Student Loan Debt and Bankruptcy
Congress decided there was an abuse by students who would file for bankruptcy protection immediately after after graduation. The remedy this “problem,” Congress made student loans nondischargeable under 11 USC 523(a)(8). They reasoned that the “availability and solvency of educational loan programs for students outweighs the debtor’s need for a fresh start.” In re Merchant, 958 F2d 728.
The number of individuals with significant student loan debt has drastically increased over the years due to increased higher education costs and market factors. Although it is extremely difficult to completely discharge your student loans in bankruptcy, there are a number of options to manage your loan obligations by filing a Chapter 13 bankruptcy.
Chapter 13 Bankruptcy Can Reduce Your Monthly Student Loan Payment
The benefit of filing a Chapter 13 bankruptcy is that you only have to pay what you can afford. If your monthly student loan payments are too high, you can enter into a Chapter 13 plan with lower monthly payments. Although you will still be required to pay your student loans back after your case is closed, filing a Chapter 13 can stop student loan collection efforts immediately and can delay or lower your monthly payments throughout the course of your plan.
Student Loans & In re Brunner
In re Brunner (46 BR 752) sets the standard for proving an undue hardship that prevents a debtor from paying back the student loans. A person filing for bankruptcy must show
- (1) that the debtor cannot maintain even a minimum standard of living based on current income and expenses,
- (2) that the undue hardship will probably continue for a significant amount of time, and
- (3) that the debtor has made good faith efforts to repay the student loan debt.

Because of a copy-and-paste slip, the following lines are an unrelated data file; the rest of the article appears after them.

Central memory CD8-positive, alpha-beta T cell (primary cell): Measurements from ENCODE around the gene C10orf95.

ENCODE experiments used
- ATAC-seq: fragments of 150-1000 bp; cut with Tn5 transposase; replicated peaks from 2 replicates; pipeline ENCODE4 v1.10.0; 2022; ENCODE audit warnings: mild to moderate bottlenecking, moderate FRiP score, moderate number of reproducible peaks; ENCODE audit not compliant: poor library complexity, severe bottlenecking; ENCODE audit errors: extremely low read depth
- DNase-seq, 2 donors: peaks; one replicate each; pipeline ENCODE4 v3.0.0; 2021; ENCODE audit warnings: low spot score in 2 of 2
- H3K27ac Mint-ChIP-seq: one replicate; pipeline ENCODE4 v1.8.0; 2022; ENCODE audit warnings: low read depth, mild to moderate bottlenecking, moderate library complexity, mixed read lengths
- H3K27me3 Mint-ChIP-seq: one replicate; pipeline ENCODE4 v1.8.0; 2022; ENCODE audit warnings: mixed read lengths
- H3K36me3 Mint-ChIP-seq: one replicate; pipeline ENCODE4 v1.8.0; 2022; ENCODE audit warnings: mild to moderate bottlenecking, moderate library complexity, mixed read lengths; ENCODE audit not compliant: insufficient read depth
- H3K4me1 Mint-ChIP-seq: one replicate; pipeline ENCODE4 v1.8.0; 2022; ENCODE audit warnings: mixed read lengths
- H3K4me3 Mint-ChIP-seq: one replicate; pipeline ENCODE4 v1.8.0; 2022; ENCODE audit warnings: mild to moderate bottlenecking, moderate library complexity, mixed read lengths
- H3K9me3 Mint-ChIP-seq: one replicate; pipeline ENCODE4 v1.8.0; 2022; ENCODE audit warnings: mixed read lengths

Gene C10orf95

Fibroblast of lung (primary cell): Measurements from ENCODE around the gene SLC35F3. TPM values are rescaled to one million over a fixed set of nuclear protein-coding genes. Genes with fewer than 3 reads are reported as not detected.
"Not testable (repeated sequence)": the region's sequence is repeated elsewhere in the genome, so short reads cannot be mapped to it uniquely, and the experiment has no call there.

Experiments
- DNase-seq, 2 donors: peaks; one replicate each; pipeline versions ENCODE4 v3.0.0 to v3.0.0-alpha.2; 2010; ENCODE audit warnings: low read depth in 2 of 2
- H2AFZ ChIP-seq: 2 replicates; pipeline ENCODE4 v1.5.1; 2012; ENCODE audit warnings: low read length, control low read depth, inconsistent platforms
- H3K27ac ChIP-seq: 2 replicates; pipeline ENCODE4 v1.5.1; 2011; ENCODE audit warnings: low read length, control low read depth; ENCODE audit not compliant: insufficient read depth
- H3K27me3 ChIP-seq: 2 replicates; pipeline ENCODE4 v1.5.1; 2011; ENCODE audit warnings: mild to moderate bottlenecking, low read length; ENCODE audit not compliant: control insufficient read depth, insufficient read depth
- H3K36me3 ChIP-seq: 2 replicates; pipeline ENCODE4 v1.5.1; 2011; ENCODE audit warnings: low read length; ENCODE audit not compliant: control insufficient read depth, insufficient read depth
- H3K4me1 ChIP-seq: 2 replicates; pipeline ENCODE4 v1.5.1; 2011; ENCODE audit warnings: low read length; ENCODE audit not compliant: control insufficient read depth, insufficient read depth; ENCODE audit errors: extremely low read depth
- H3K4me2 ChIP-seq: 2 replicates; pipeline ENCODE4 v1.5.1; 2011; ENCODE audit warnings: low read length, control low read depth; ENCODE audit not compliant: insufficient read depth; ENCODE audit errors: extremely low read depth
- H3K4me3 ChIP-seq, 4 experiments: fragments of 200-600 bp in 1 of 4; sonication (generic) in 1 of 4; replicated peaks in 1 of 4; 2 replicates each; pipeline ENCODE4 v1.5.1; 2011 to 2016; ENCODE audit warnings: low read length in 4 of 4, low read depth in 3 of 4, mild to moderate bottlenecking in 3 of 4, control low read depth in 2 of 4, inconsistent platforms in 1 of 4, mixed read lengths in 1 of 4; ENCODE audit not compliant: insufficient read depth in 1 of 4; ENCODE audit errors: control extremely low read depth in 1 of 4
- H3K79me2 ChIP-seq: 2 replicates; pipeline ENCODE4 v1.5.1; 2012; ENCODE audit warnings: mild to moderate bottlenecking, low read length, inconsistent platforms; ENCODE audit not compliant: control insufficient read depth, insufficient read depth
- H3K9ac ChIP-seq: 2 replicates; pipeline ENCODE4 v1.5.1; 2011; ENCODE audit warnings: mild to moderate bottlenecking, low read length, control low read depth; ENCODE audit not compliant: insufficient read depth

The minimum standard of living test requires that the debtor show their income and expenses. The debtor then needs to show that paying back the loans keeps them below a minimum standard of living.
If the person trying to discharge student loan debt in bankruptcy can satisfy the first test, they must still show that their current situation is likely to persist for a very long time.
The last test is also facing different interpretations. “Good faith effort” is naturally pretty hard to define. Some courts are definitely more flexible than others when it comes to this test. Some courts have found that filing an undue hardship claim at the beginning of the bankruptcy case demonstrates a lack of good faith all by itself.
The bottom line is that you’d prefer not to find yourself having to meet this difficult standard. If it applies to you then you should definitely pursue it. But otherwise, there are probably better options available to you in order to help with your student loan debt.
Our bankruptcy professionals have in-depth knowledge of the numerous repayment plans available by the federal government. If you are concerned you cannot afford your monthly payment, we can guide you through the process of enrolling in a repayment plan more suited for you. Under these repayment plans, you can pay as little as 10% of your discretionary income if you qualify.
If your student loan obligations are becoming a hindrance on your financial well being, please schedule free initial consultation with an experienced Michigan Bankruptcy attorney at 248. 237.7979 to discuss your options.